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AfCFTA Dispute Settlement Body goes operational

On 26 April 2021, the first inaugural session of the Dispute Settlement Body was held at the AfCFTA Secretariat. Article 20 of the AfCFTA Agreement establishes an inter-State Dispute Settlement Mechanism applicable to disputes, defined at art. 1, e) as any disagreement between State Parties regarding the interpretation and/or application of the Agreement in relation to their rights and obligations.

The AfCFTA Agreement refers to the Protocol on Rules and Procedures on the Settlement of Disputes for what concerns the administration of such mechanism, which has been basically modeled upon the WTO Understanding on Rules and Procedures Governing the Settlement of Disputes, a legal text contained in the Annex 2 of the WTO Agreement that provides the rules for dispute settlement in the WTO.

Typically, in the WTO system, a dispute arises when one WTO Member adopts a trade policy measure that one or more other Members consider to be inconsistent with the obligations set out under the WTO Agreements. The WTO Member or Members that feel aggrieved by the measure are then entitled to activate the WTO dispute settlement system in order to challenge that measure. The first step in this process is an attempt to reach a mutually agreed solution through consultations among parties.

If no settlement of the dispute is achieved within 60 days after the date of receipt of the request for consultations, the complaint is filed to a body composed of representatives of all WTO Members, the Dispute Settlement Body (DSB). Being made up of governmental representatives (in most cases diplomatic delegates of the Trade or the Foreign Affairs Ministries of the WTO Members seconded in Geneva, where the WTO is headquartered), the DSB is a political body. This is why the adjudication of disputes is conferred to one or more panels to be established by the DSB, made up of 3 members (or 5 if the disputing parties require so), whose composition has be agreed by the disputing parties. Differently from the DSB, members of the dispute settling panels must act independently from the governments they represent and must take an objective assessment of the matter and the fact of the case. Their decisions, which are binding for the disputing States, can be appealed before an Appellate Body made up of 7 members nominated by the DSB.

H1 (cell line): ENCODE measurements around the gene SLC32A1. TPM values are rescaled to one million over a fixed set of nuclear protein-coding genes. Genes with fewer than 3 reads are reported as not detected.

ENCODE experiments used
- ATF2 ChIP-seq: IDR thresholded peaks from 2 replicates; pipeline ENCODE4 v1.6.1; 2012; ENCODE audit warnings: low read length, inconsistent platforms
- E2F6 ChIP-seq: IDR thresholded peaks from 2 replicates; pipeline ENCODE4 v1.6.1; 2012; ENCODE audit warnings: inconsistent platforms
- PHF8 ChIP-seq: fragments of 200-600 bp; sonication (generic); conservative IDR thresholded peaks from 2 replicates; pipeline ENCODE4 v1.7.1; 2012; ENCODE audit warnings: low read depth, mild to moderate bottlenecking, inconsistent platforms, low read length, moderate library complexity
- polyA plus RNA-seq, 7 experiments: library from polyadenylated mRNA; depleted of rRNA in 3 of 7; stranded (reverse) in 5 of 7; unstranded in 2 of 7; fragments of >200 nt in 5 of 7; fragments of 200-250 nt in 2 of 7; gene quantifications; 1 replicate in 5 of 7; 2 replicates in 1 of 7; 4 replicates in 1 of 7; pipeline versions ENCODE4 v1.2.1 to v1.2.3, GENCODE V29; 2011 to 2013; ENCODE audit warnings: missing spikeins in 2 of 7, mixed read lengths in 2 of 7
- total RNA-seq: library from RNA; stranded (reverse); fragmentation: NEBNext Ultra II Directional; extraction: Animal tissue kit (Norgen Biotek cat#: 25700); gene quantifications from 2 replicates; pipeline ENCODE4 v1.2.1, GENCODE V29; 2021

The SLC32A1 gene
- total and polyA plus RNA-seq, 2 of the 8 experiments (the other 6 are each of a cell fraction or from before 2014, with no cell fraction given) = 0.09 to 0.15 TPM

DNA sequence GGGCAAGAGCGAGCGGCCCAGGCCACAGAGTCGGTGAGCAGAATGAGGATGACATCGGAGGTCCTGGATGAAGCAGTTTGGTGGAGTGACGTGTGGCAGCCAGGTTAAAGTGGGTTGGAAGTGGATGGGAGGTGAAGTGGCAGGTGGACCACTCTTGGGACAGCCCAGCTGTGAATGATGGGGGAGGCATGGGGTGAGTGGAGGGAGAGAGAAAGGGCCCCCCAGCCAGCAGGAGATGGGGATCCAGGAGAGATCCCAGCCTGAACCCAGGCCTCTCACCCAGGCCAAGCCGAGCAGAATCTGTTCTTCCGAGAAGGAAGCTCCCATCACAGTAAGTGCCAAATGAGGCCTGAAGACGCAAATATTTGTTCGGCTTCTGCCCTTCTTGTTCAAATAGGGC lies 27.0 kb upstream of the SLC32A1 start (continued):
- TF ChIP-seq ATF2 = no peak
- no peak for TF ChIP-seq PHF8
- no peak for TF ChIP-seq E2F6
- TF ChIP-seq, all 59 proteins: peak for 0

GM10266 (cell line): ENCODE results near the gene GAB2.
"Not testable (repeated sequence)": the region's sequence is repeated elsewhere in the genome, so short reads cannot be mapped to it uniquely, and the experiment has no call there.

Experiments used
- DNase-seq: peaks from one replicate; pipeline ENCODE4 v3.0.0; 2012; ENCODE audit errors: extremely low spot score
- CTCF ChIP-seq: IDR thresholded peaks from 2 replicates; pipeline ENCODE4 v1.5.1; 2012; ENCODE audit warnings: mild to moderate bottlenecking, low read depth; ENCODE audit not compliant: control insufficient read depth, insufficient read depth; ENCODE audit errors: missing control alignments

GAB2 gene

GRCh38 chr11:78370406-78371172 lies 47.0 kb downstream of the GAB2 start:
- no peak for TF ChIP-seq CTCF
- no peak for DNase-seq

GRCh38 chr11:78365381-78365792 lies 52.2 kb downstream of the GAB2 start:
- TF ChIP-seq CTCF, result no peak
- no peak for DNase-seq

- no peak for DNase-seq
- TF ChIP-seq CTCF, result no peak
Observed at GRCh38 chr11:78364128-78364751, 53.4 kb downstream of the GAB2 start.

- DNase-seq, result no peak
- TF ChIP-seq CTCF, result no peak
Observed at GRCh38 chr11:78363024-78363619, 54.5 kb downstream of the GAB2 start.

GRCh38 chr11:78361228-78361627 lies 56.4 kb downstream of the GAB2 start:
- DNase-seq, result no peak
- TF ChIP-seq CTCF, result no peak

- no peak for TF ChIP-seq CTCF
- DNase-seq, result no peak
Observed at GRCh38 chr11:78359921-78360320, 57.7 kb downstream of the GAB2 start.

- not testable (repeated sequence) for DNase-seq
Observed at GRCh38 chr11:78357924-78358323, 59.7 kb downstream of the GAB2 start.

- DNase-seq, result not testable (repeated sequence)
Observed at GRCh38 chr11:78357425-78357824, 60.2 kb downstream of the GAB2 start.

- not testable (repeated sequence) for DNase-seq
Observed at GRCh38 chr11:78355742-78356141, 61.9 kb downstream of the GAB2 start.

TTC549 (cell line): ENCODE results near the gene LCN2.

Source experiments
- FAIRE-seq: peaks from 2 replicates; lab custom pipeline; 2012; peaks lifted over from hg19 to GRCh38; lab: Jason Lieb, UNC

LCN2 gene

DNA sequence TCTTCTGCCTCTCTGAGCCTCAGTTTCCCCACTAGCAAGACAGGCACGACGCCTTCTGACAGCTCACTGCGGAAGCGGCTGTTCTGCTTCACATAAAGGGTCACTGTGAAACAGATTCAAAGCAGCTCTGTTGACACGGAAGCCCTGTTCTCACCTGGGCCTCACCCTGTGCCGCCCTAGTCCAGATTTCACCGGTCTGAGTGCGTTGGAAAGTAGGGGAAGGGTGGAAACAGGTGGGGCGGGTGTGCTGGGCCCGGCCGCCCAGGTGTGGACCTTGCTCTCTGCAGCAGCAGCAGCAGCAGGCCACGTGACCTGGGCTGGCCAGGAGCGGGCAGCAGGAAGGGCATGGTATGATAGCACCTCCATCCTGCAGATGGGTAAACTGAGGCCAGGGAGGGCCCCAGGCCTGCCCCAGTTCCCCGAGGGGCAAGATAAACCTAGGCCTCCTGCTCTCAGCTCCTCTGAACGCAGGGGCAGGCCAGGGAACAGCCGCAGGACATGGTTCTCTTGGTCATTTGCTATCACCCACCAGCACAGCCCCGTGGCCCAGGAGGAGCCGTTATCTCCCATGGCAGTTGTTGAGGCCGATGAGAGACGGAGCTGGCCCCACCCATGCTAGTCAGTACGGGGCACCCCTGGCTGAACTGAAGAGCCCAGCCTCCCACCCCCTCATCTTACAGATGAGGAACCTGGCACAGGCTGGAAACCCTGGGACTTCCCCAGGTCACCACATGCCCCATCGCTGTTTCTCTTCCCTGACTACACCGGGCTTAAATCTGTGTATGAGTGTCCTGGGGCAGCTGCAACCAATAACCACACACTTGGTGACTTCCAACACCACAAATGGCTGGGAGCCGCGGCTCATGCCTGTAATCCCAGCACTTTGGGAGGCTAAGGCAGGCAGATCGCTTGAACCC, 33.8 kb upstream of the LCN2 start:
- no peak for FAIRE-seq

Similar to the WTO Dispute Settlement Understanding (DSU), the AfCFTA mechanism is a two-tier system comprising a Dispute Settlement Body (DSB), which will assign disputes arisen between African States to specifically appointed Dispute Settlement Panels (Panels) whose decisions can be appealed before an Appellate Body.

Parties to a dispute must first enter into preliminary consultations, with a view to finding an amicable resolution. If the latter is not achieved, the dispute is therefore assigned by the DSB to a panel. However, experience gained from other RECs (most of them having established Courts of Justice), shows that the cases in which African States bring controversies on trade-related matters before a jurisdictional organ are more unique than rare. Those few cases where an African State has been brought before a Court of Justice of a REC for a violation of trade-related provisions contained in the Treaties establishing a REC or other regional regulations, have all been initiated by private parties.

Although the AfCFTA dispute resolution system is not a judicial, but a quasi-judicial system (meaning that its organs are technical bodies that exercise powers or functions that resemble those of a court or a judge), aware of the poor likelihood by African States to solve their trade disputes through jurisdictional means, the drafters of the AfCFTA Protocol on Rules and Procedures on the Settlement of Disputes have therefore introduced in such text a series of provisions allowing disputing parties to use, in every stage of the dispute, alternative dispute resolution methods such as conciliation, mediation, and  arbitration (art. 4(5)). These systems, which are deeply rooted in the customary African law, rely on ancient tribal practices such as “village elder” judgments within specific ethnic groups. As such, as indicated by professor Alioune Badara Fall (in “Le juge, le justiciable et les pouvoirs publics: pour une appréciation concrète de la place du juge dans les systèmes politiques en Afrique“, 2003), these non-judicial conflict resolution methods in Africa are generally more accepted and benefit from more credibility than judicial systems.






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